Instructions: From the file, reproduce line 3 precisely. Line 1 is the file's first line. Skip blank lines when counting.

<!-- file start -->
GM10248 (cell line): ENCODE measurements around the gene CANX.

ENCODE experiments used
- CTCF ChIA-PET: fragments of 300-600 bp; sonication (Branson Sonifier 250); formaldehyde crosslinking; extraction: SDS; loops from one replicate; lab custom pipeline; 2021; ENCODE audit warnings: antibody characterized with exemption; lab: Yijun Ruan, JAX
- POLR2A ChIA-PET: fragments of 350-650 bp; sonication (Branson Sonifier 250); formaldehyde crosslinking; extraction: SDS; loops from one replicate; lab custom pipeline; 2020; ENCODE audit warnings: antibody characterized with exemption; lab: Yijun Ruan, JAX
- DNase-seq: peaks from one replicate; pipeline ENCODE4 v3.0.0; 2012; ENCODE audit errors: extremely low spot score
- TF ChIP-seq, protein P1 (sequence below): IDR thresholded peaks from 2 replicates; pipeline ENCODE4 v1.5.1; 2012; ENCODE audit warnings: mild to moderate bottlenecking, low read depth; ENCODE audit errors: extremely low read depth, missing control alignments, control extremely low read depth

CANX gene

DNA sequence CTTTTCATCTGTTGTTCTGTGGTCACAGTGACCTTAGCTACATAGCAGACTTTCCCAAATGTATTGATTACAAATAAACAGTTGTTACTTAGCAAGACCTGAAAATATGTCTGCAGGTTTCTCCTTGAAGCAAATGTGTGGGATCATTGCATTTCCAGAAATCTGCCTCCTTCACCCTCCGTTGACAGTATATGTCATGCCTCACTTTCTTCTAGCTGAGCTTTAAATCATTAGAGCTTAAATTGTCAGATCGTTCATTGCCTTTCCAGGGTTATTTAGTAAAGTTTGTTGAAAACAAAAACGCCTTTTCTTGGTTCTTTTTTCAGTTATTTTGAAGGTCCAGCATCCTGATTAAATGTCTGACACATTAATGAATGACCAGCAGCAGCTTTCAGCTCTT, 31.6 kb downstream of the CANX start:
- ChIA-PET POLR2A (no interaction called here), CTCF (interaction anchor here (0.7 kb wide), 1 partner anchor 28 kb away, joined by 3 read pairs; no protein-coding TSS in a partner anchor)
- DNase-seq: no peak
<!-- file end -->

- CTCF ChIA-PET: fragments of 300-600 bp; sonication (Branson Sonifier 250); formaldehyde crosslinking; extraction: SDS; loops from one replicate; lab custom pipeline; 2021; ENCODE audit warnings: antibody characterized with exemption; lab: Yijun Ruan, JAX